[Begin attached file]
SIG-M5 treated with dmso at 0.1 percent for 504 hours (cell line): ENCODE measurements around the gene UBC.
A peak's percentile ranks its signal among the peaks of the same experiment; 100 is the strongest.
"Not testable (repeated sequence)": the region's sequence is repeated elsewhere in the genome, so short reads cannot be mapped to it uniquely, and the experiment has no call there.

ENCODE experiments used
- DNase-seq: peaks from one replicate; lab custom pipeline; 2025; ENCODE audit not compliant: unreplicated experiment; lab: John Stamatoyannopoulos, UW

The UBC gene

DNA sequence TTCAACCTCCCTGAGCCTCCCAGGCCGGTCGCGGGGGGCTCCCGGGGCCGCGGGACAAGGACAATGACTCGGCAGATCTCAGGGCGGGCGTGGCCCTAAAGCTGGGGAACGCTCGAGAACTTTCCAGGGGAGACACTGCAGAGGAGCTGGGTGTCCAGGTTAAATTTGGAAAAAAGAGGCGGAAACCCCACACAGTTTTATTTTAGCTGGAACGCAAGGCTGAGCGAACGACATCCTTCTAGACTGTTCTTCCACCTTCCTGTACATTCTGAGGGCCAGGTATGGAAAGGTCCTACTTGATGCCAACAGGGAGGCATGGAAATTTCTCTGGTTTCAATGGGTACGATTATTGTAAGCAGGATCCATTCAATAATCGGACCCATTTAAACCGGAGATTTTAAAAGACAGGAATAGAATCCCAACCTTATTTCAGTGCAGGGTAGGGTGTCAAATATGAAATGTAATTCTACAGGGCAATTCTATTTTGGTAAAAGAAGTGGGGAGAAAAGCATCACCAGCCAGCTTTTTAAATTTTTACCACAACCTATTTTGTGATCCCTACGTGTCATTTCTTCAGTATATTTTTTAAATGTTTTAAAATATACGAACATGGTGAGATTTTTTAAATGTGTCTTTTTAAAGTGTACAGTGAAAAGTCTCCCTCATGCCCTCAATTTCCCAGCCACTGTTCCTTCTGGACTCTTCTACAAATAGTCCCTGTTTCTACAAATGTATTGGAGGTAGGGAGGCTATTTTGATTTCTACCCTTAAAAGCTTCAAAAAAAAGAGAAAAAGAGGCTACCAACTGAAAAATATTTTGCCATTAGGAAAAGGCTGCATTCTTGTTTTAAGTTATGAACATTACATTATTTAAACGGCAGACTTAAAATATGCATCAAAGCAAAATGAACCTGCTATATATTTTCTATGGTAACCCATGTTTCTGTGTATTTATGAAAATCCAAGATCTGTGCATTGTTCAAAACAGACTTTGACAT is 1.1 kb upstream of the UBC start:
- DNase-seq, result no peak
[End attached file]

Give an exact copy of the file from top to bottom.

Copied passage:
SIG-M5 treated with dmso at 0.1 percent for 504 hours (cell line): ENCODE measurements around the gene UBC.
A peak's percentile ranks its signal among the peaks of the same experiment; 100 is the strongest.
"Not testable (repeated sequence)": the region's sequence is repeated elsewhere in the genome, so short reads cannot be mapped to it uniquely, and the experiment has no call there.

ENCODE experiments used
- DNase-seq: peaks from one replicate; lab custom pipeline; 2025; ENCODE audit not compliant: unreplicated experiment; lab: John Stamatoyannopoulos, UW

The UBC gene

DNA sequence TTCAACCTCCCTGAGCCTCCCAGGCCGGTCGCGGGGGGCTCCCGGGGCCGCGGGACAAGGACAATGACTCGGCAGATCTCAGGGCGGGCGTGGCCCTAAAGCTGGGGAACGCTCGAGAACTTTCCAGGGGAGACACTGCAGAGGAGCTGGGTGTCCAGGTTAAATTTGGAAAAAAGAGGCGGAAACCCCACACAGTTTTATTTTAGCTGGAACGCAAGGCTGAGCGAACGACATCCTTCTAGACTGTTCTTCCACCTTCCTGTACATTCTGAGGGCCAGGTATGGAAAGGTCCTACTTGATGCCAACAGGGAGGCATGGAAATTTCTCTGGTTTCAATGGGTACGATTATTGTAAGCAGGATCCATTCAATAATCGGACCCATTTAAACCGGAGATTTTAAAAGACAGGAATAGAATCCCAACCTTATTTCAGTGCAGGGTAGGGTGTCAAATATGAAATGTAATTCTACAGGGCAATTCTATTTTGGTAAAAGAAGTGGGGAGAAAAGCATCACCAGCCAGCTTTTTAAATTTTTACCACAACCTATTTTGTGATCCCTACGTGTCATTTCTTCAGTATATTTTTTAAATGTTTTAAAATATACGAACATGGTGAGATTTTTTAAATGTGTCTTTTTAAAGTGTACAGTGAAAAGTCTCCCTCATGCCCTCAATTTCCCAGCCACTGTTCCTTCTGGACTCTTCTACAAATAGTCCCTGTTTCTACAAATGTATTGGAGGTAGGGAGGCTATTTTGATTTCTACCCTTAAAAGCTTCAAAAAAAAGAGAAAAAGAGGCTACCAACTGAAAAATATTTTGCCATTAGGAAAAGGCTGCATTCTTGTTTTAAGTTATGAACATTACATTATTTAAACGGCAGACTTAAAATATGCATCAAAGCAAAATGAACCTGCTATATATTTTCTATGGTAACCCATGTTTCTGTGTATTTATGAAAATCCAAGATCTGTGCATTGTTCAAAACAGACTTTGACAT is 1.1 kb upstream of the UBC start:
- DNase-seq, result no peak